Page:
But the South, for Gold, became a breath of fresh air. He was out of the self-described “sardine can” of the city. The people. The traffic. No more vacationing in other big towns. Gold smelled the South and its prairies and thickets and never looked back.
He quickly made a name for himself in Southern sports. Over the course of ten years, Gold announced for the Birmingham Bulls, the St. Louis Blues, NASCAR, and the Birmingham Barons. And when Gene Bartow needed a voice for his UAB basketball team, Gold did that, too. He literally became the utility man for announcing in the state of Alabama, on the road for 200-plus days a year.
In 1987, Gold found the job that would carry him through the remainder of his career. He was hired as the radio announcer for the Alabama Crimson Tide football team. Since that time, Gold’s perennial voice has resounded through boomboxes and stereos from Mulga to Jackson’s Gap to Cordova. His effusive and often metaphorical vernacular—describing certain running backs as a ‘whirling dervish’–has cemented his reputation as a radio wordsmith, a painter of gridiron portraits for those who prefer to listen.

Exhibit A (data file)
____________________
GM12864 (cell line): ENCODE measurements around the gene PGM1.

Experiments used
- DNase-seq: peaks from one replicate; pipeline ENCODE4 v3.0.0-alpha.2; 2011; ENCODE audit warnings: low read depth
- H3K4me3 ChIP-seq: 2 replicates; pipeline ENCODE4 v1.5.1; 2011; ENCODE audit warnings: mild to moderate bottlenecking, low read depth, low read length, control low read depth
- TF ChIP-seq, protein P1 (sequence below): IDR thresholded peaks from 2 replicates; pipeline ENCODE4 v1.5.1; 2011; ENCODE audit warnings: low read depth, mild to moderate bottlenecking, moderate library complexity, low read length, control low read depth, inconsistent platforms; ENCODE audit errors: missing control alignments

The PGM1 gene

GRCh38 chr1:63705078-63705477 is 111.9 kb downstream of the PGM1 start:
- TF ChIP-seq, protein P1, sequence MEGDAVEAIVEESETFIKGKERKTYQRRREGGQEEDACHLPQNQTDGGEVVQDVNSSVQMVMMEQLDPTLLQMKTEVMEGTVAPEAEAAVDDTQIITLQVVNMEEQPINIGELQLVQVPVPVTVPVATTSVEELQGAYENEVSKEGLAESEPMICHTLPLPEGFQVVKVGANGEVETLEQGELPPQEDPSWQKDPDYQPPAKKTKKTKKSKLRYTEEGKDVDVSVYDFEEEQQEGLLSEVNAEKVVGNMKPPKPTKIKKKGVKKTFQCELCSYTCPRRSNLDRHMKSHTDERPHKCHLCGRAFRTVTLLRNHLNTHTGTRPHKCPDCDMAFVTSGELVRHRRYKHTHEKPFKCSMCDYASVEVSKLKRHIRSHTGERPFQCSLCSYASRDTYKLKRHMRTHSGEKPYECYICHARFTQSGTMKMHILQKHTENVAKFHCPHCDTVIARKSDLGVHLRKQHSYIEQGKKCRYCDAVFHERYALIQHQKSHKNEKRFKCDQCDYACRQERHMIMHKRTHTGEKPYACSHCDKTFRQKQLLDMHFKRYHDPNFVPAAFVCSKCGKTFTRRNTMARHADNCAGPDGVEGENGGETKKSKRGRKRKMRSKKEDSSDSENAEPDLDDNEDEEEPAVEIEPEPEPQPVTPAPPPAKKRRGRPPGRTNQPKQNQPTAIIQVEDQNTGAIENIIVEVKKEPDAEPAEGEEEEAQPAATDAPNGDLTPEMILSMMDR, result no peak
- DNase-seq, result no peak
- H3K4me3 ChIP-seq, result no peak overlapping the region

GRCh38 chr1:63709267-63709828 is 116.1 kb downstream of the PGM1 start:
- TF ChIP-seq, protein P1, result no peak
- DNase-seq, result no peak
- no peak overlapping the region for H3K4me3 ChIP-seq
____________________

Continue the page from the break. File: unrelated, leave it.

Gold accomplishes this, in part, by being a self-proclaimed voracious reader. He even admits to reading the Kleenex box. “I read constantly,” he says. “And I’m a news nut, a news hound.” All the rest is God-given.